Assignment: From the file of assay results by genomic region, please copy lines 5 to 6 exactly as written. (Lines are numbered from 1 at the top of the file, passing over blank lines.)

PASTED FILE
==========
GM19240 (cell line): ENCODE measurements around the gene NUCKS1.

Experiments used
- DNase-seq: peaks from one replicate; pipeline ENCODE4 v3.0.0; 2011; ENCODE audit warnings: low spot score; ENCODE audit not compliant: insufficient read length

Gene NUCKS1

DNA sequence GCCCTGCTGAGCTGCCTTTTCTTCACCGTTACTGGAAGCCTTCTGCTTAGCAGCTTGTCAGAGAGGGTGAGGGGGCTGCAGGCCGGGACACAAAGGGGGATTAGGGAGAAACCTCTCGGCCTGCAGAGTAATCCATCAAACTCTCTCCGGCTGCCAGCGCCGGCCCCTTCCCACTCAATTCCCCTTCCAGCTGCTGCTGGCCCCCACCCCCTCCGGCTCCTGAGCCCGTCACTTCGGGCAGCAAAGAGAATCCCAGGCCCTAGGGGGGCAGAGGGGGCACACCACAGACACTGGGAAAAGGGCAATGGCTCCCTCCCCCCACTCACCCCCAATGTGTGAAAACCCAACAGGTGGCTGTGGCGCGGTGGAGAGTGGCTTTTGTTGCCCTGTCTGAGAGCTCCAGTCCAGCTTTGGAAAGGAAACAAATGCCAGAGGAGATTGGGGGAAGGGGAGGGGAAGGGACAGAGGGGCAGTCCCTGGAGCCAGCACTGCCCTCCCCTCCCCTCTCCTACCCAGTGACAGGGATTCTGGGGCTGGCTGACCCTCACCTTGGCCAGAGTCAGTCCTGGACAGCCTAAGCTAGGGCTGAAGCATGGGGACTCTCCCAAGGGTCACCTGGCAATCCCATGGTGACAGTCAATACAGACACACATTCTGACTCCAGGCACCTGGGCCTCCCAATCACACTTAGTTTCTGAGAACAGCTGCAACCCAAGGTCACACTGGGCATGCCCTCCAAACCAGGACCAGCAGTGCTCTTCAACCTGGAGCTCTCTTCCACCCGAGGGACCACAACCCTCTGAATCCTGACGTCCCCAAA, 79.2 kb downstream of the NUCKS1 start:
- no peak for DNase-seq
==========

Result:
DNA sequence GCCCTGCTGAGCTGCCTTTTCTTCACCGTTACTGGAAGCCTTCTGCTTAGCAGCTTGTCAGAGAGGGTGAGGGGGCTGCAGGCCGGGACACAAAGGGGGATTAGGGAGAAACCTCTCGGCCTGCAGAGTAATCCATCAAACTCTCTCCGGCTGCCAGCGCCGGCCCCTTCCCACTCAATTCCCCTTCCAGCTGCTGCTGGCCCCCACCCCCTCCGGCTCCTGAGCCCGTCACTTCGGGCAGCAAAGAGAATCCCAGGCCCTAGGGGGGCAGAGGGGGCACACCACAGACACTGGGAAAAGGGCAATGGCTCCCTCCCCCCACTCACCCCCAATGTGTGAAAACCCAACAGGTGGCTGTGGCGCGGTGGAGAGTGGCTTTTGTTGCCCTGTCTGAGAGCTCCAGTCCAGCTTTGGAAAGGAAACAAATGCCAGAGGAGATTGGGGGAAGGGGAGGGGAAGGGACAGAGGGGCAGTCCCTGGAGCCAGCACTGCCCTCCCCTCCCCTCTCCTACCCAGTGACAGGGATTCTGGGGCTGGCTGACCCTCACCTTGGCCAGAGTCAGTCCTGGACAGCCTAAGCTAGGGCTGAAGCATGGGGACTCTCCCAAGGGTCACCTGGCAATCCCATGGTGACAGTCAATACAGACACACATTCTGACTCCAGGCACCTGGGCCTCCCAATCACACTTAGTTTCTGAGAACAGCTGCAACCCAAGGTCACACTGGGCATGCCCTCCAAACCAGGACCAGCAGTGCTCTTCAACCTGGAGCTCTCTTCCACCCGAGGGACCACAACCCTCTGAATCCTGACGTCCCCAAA, 79.2 kb downstream of the NUCKS1 start:
- no peak for DNase-seq